Richard Russell: “What to do? I’ve never had such an overwhelming feeling that the cards are stacked against us, the retail or ‘non-professional’ investors. The bond market is held up by the Fed. The stock market is levitated by the Fed’s QE. The gold market is rigged by big banks and an assortment of manipulators. The art and jewelry markets are owned by the world’s billionaires. Farm land is owned by the wealthy. So again, what do we do? Or what should we do?
* My perspective:
When the career professionals and millionaires see rampant institutional criminal policies and activities and they publicly bemoan it then the middle-class and poor should learn from this, to not enter the rigged markets (they all are rigged) or to exit them!
Get your retirement, pensions and savings out.
Amazingly those career professionals and millionaires do not THINK about abandoning the system but rather they think about, timing the rigged system, and about history and using gold and silver as a hedge to preserve wealth and rebuild the old model of wealth with “sound money” or “real money”.
However the freedom movement and truth movement look to Freedom and Truth.
This look calls for something truly different…
Rather than a return to the class society consisting of the rulers and the ruled by implementing some form of policies and orders enforced by police and military to keep the scheme in place.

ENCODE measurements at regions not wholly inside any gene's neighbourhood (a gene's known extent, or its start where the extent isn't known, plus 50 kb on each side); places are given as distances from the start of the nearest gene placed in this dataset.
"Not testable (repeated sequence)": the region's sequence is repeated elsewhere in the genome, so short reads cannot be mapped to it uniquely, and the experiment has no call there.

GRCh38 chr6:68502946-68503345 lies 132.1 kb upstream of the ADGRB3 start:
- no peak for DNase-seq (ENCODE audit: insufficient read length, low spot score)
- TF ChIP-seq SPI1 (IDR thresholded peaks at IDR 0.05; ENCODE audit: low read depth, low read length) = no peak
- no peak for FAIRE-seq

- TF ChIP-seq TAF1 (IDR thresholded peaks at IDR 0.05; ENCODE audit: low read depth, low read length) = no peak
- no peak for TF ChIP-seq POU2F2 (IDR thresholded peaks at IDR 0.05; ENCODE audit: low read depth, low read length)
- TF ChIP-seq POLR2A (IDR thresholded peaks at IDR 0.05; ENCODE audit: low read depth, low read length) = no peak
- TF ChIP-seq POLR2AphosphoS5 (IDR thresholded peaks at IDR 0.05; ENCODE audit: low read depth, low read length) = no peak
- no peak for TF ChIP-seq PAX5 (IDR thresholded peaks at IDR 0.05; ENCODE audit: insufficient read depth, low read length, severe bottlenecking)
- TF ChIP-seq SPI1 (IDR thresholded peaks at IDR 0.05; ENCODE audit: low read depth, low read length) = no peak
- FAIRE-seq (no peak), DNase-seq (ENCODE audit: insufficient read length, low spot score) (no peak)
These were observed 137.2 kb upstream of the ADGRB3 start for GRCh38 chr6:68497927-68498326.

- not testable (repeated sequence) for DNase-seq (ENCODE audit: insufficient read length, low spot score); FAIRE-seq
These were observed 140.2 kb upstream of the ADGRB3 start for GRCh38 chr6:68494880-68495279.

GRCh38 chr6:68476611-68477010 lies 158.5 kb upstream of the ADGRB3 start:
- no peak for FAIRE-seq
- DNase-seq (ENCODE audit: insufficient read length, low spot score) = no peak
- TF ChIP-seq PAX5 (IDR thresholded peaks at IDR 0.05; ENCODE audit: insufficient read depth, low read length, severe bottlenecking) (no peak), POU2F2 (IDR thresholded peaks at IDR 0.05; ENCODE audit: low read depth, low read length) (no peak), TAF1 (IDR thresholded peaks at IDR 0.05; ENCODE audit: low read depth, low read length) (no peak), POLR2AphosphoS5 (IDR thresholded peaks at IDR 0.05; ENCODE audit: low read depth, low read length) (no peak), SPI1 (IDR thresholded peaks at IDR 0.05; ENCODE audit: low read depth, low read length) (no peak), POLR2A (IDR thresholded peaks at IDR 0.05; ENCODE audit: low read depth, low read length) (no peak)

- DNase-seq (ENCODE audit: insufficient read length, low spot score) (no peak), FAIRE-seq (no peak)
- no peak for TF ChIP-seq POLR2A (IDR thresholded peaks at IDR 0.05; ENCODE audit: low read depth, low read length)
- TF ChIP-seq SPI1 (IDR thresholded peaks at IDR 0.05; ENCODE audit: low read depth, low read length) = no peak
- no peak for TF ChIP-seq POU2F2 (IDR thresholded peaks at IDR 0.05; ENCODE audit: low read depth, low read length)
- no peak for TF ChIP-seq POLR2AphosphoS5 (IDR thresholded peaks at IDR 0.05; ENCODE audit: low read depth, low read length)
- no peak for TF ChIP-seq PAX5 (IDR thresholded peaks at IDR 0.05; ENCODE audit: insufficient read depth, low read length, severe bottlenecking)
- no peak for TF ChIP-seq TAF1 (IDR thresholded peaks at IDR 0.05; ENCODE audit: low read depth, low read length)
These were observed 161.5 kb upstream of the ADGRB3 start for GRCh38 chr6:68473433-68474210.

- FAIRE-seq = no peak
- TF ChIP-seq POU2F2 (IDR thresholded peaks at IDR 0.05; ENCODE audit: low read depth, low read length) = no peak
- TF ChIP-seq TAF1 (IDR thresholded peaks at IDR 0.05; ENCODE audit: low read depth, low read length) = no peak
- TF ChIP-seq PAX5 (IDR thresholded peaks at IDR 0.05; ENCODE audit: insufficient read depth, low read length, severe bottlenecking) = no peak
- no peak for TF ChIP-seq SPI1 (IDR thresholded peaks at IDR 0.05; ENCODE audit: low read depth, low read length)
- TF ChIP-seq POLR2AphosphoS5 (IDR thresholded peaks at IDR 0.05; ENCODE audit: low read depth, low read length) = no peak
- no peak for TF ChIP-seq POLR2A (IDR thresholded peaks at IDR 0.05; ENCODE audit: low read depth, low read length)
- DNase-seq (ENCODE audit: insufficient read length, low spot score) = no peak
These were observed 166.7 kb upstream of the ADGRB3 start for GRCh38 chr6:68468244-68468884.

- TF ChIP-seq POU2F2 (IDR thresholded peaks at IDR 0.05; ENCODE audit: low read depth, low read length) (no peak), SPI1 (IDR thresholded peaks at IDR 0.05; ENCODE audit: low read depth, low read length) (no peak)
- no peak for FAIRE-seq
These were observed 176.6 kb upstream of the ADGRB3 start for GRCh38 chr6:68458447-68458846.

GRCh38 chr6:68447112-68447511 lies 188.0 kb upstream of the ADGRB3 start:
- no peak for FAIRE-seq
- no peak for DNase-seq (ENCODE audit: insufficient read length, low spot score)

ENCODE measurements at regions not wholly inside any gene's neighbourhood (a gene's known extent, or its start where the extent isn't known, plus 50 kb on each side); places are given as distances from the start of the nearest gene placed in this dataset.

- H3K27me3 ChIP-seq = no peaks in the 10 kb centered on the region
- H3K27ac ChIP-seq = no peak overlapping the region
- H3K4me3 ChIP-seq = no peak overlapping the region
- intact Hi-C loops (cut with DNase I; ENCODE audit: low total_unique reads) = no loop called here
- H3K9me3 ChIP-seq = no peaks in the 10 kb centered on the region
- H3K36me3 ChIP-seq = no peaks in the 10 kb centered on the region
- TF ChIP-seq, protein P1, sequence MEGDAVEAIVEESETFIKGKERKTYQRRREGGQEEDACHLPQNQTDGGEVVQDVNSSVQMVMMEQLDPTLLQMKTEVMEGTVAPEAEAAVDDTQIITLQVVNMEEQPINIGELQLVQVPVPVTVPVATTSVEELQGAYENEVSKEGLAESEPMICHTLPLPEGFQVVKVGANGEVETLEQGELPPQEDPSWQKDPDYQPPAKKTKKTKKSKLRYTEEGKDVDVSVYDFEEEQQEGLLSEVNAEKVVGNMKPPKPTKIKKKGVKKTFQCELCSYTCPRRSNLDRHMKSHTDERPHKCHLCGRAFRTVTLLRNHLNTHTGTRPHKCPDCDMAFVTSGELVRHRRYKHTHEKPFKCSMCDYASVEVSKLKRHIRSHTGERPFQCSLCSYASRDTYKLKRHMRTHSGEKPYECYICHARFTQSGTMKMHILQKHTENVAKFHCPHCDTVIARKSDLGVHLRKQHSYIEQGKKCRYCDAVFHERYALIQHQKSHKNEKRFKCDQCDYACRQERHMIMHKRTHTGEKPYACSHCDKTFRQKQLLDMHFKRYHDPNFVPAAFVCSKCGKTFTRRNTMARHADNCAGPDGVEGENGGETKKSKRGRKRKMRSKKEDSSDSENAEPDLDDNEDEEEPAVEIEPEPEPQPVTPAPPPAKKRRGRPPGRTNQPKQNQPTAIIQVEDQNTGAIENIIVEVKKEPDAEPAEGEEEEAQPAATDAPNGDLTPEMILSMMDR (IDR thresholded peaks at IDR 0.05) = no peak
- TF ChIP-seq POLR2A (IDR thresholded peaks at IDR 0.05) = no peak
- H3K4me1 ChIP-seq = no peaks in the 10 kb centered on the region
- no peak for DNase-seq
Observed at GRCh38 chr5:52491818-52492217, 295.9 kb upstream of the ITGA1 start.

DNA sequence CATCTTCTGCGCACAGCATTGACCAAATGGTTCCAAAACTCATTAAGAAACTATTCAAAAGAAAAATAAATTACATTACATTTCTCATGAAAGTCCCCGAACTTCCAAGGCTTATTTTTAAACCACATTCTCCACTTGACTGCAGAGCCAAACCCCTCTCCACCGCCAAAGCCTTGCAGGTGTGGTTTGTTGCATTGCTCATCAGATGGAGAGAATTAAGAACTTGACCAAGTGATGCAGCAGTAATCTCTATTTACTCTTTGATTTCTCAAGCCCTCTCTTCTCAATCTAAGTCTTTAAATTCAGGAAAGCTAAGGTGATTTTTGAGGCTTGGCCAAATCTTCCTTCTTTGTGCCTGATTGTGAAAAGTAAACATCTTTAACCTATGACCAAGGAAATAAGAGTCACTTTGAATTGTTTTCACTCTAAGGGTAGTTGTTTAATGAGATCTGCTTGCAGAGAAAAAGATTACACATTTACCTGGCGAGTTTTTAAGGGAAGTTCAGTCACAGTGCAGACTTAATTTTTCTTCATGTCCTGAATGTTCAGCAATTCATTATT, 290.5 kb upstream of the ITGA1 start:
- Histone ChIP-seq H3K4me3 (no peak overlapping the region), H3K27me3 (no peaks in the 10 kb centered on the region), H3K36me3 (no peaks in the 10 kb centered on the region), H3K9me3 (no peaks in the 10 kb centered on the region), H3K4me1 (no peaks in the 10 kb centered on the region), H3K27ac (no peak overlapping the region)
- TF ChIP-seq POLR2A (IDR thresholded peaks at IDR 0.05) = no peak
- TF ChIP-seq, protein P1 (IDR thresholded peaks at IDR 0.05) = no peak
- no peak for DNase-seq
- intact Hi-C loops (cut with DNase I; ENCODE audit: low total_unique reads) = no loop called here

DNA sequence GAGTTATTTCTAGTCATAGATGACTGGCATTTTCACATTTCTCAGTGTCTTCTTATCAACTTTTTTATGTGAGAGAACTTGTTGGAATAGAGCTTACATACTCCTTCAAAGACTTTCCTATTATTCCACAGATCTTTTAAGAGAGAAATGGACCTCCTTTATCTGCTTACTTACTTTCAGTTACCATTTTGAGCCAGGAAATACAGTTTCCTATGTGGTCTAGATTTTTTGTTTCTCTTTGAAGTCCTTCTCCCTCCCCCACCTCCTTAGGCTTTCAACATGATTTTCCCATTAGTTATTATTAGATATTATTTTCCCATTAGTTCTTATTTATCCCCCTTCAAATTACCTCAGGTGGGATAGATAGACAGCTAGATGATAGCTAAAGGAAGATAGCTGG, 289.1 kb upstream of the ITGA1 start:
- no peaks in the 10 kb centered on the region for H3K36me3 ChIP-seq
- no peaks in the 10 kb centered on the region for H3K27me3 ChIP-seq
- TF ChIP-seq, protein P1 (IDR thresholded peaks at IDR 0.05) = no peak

Indeed, the freedom/truth movement expects these central planners to foment a global war campaign to force the new order and end the discussion.
As tear gas ends public protest and discussion so does wars and murders.
But as more people are aware of these tactics and false flag events the question is “Will the People fall for the same tricks, propaganda and the call to support another “patriotic” war?
Alternative Farmland, Engineering, and Factories will be needed as people on main Street advance away from Wall Street and the deteriorating, destructive and rigged global corporate governance system.
At a time when infrastructure, and health are eroding, investors can contribute to the future generations and insure healthy food, drinking water, and growing communities are vibrant.
Recycle industry, Organic Farms, Hemp production, Transportation industry, alternative Energy, and the list grows for a new path of resiliency, diversity, and abundance increases as you focus on holistic alternatives.
INVEST in ALTERNATIVES whilst EXERCISING and PROMOTING FREEDOM
Milkwood Farm is now officially 100% solar powered…
Being off-grid as we are (even though our family farm next door is on the grid, but that’s another story), solar power was the obvious solution from the beginning. And in the beginning, our power needs were very modest, as can be seen in this here video: